Collection of Information about Prescription Medications
Data regarding prescription drugs were obtained through the household questionnaire and a pharmacy component survey. During each round of the MEPS-HC, all respondents were asked to supply the name of any prescribed medication they or their family members purchased or otherwise obtained during that round. For each medication and in each round, the following information was collected: whether any free samples of the medication were received; the name(s) of any health conditions the medication was prescribed for; the number of times the prescription drug was obtained or purchased; the year, month, and day on which the person first used the medication; and a list of the names, addresses, and types of pharmacies that filled the household's prescriptions.
During the Household Component, respondents were also asked if they send in claim forms for their prescriptions (self-filers) or if their pharmacy providers do this automatically for them at the point of purchase (non-self-filers). For non-self-filers, charge and payment information was collected in the pharmacy component survey, unless the purchase was an insulin or diabetic supply/equipment event. However, charge and payment information was collected for self-filers in the household questionnaire, because payments by private third party payers for self-filers' purchases would not be available from the pharmacy component. Uninsured persons were treated as those whose pharmacies filed their prescription claims at the point of purchase. Persons who said they did not know if they sent in their own prescription claim forms were treated as those who did send in their own prescription claim forms.
When diabetic supplies, such as syringes and insulin, were reported in the other medical supply section of the MEPS-HC questionnaire as having been obtained during the round, the interviewer was directed to collect information on these items in the prescription drug section of MEPS. Charge and payment information was asked for these events.
The Pharmacy Component Survey
Pharmacy providers identified by the household were contacted by telephone in the pharmacy component if permission to release their pharmacy records was obtained in writing from the person with the prescription. The signed permission forms were provided to the various establishments prior to making any requests for information. Each establishment was informed of all persons participating in the survey that had prescriptions filled there during the year in question and a computerized printout containing information about these prescriptions was sought. For each medication listed, the following information was requested: date filled, national drug code (NDC), medication name, strength of medicine (amount and unit), quantity (package size and amount dispensed), and payments by source.
Prescribed Medicines File
The general approach to preparing the household prescription data for the Prescribed Medicines File was to utilize the Pharmacy Component prescription data to assign expenditure values to the household drug mentions. The Pharmacy Component (PC) is a subcomponent of the Medical Provider Component (MPC) and detailed drug information is collected, including National Drug Code (NDC) and medicine name, date filled, and sources and amounts of payment. The MPC (and PC) are not designed to yield national estimates, but rather are primarily used as an imputation source to supplement/replace household-reported expenditure information.
Editing and Imputation of the Pharmacy Expenditure Information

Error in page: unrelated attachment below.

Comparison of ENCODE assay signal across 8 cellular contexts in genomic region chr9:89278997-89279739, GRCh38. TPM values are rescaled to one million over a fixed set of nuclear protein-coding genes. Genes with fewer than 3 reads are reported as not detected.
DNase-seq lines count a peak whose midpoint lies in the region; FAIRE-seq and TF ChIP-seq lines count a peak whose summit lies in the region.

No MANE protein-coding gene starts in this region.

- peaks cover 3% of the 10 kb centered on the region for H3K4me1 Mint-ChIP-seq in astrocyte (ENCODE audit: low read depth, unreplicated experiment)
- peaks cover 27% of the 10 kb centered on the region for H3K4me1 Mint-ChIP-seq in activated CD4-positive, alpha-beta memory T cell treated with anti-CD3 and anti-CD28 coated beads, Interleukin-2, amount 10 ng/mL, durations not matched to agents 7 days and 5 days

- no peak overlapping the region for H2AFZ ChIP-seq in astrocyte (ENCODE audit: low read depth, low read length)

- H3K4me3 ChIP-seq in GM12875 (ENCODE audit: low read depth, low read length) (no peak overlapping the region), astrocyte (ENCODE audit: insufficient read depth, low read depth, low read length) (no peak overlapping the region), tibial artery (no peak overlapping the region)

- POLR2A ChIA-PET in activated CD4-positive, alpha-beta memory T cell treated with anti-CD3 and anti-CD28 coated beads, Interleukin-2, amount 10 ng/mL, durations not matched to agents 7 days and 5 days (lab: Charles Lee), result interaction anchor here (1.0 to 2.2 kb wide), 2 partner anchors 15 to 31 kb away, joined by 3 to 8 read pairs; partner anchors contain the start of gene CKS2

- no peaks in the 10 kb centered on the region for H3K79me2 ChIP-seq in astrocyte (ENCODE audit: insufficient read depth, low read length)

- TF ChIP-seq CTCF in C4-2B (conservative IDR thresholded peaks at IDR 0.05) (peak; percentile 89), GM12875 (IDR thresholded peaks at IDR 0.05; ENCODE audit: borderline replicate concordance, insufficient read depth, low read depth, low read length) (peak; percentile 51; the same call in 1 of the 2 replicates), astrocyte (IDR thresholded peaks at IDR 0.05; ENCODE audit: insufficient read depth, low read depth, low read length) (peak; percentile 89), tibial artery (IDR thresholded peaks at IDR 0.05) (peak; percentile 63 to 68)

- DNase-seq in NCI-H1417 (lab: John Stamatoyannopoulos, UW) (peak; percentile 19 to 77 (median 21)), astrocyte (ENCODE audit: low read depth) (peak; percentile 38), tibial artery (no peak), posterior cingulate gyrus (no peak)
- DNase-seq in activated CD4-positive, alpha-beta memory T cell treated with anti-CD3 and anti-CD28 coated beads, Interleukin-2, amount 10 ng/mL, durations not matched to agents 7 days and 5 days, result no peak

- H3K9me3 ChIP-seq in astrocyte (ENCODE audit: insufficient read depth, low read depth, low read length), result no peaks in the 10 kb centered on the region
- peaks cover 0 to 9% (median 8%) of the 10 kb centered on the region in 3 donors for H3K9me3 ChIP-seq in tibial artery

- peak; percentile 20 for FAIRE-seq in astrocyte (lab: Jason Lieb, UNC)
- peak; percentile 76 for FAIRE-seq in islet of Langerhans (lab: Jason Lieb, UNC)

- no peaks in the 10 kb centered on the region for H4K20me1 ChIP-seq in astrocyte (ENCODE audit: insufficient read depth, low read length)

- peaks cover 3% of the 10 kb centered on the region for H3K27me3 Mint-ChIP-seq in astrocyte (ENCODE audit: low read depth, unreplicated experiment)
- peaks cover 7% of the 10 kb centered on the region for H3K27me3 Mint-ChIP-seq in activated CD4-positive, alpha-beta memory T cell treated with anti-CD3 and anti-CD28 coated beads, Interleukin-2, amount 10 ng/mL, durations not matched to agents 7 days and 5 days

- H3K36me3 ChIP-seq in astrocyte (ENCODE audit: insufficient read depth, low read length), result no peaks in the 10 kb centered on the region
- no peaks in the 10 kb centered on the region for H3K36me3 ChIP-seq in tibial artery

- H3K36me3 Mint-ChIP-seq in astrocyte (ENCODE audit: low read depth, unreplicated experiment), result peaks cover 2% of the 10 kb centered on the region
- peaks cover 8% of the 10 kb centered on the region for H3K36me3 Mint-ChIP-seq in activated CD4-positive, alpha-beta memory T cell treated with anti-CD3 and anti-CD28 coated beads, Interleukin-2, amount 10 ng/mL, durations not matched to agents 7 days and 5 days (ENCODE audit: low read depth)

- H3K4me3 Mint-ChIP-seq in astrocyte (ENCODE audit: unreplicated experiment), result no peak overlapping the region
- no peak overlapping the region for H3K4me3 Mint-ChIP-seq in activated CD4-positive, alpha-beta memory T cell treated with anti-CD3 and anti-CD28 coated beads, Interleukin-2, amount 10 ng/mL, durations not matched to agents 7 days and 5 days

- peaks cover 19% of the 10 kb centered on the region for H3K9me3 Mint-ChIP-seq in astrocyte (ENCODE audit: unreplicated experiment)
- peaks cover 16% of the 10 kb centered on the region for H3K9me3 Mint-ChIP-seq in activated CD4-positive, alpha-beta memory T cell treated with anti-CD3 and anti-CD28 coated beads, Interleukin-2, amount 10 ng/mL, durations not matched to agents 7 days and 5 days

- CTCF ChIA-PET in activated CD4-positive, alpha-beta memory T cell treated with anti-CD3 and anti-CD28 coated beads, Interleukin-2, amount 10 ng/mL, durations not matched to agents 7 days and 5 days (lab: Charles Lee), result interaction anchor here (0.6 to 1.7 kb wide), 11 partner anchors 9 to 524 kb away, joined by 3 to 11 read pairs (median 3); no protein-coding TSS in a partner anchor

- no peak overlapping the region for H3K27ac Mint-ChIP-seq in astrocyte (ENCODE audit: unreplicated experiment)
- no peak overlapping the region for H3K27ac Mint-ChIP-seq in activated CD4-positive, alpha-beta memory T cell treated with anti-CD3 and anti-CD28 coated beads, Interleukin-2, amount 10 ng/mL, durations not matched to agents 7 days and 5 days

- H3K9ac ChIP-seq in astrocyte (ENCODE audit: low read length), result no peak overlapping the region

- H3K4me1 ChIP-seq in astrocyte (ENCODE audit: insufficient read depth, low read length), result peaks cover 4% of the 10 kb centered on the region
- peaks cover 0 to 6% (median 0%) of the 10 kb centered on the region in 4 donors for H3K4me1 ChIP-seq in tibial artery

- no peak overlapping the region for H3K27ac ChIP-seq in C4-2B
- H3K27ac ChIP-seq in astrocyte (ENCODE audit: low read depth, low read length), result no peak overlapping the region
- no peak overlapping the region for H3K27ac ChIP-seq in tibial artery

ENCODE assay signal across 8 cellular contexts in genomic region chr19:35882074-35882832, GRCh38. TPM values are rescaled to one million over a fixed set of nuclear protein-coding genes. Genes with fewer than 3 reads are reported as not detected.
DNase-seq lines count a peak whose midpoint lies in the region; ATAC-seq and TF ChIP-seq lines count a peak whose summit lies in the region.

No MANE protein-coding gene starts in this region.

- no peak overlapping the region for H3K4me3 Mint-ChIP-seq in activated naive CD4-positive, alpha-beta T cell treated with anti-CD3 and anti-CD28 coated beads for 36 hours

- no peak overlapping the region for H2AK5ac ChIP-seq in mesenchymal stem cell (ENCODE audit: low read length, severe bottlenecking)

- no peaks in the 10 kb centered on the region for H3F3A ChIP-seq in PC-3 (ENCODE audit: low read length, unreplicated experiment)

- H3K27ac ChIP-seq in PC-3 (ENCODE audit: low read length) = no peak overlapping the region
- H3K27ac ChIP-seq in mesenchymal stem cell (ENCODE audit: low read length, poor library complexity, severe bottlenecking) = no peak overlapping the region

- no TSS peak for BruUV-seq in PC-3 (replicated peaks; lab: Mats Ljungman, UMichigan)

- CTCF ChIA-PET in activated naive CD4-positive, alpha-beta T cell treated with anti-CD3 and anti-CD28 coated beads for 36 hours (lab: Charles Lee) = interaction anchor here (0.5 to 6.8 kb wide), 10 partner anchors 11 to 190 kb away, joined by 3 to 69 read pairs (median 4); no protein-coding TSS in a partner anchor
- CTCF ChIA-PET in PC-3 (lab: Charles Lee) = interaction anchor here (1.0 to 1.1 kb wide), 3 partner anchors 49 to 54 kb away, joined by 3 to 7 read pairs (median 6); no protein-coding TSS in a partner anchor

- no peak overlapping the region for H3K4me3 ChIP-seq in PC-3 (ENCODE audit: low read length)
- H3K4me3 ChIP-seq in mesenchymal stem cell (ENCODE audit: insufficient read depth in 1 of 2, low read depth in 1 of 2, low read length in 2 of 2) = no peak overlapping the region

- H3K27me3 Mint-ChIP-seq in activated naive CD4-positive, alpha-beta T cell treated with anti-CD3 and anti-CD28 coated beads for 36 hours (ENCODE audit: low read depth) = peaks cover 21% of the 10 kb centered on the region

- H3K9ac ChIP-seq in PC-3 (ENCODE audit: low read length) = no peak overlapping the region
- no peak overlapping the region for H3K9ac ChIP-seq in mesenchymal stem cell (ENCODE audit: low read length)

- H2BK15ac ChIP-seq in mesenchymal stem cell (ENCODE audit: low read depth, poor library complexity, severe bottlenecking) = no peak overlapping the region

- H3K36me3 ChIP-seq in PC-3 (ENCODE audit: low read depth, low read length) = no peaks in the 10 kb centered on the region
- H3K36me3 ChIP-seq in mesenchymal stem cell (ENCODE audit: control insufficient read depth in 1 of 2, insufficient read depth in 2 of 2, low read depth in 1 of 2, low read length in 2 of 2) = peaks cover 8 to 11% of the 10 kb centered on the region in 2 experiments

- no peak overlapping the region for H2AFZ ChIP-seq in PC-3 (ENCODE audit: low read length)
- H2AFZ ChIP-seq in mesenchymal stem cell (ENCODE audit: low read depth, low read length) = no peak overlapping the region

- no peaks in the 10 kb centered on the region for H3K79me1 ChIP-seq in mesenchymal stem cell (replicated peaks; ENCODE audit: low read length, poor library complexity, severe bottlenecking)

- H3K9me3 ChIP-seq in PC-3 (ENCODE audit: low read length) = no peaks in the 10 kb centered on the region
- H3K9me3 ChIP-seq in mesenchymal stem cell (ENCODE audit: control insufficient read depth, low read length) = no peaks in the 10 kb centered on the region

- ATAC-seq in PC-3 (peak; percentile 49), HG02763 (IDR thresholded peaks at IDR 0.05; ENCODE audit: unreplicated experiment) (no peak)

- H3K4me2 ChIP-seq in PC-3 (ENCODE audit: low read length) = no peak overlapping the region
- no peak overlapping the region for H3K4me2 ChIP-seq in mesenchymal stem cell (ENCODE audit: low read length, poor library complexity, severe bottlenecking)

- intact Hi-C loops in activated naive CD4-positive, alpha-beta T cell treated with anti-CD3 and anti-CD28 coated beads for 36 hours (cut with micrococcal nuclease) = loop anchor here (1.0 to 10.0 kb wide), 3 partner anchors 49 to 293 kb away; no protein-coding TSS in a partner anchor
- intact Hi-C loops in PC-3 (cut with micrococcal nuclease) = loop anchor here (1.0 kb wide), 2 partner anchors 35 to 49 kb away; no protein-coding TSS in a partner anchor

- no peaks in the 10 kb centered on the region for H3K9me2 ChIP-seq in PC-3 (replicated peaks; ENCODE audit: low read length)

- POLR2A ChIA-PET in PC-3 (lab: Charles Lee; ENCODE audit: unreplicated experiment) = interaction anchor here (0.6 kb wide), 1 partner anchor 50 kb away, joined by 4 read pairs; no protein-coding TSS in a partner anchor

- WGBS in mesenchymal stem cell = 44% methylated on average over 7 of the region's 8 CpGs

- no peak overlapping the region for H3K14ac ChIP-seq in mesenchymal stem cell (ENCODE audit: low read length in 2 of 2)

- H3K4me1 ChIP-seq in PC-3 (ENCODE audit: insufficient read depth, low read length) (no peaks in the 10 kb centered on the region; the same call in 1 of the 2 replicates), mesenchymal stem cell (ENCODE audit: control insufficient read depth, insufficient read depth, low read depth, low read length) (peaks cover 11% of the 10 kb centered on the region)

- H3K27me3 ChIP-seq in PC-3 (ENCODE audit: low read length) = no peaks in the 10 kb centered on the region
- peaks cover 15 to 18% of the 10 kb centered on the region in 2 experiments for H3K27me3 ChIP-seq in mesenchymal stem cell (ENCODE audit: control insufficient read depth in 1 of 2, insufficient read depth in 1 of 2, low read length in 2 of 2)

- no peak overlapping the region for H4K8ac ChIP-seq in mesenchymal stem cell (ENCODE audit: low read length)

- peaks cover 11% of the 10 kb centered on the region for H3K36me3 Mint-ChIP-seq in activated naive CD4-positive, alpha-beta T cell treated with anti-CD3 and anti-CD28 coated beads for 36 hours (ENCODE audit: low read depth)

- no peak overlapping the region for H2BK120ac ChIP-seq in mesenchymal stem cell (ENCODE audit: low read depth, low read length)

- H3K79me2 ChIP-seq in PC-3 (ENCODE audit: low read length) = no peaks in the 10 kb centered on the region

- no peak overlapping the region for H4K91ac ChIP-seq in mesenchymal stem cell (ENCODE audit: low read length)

For events for which charge and payment data were collected from the household in the Household Component (HC), information on payment sources was retained to the extent that these data were reported. For those with PC data, a matching program was adopted to link pharmacy component drugs and the corresponding drug information to household drug mentions. To improve the quality of these matches, all drugs on the household and pharmacy files were coded based on the medication names provided by the household and pharmacy, and when available, the NDC provided in the PC. Considerable editing was done prior to the matching to correct data inconsistencies in both data sets, fill in missing data, and correct outliers on the pharmacy file.
Drug price per unit outliers were analyzed by on the pharmacy file by first identifying the average wholesale unit price (AWUP) of the drug by linkage through the NDC to a proprietary database. In general, prescription drug unit prices were deemed to be outliers by comparing unit prices reported in the pharmacy database to the AWUP and were edited, as necessary. Beginning with the 2007 data, the rules used to identify outlier prices for prescriptions in the pharmacy component changed. New outlier thresholds were established based on the distribution of the ratio of retail unit prices relative to the AWUP in the 2007 MarketScan Outpatient Pharmaceutical Claims database.
Starting with the 2008 Prescribed Medicine file, improvements in the data editing changed the distribution of payments by source: (1) more spending on Medicare beneficiaries is by private insurance, rather than Medicare, and (2) there are less out-of-pocket payments and more Medicaid payments among Medicaid enrollees. Beginning with the 2009 data, another change affected the data for Medicare beneficiaries with both Part D and Medicaid coverage: reported Medicaid and other state and local program payments were no longer edited to be Medicare payments.
For Round 3, which spans two years, drug mentions in that round were allocated between the years based on the number of times the respondent said the drug was purchased in the respective year, the year the person started taking the drug, the length of the person's round, the dates of the person's round, and the number of fills of that drug for that person in the round.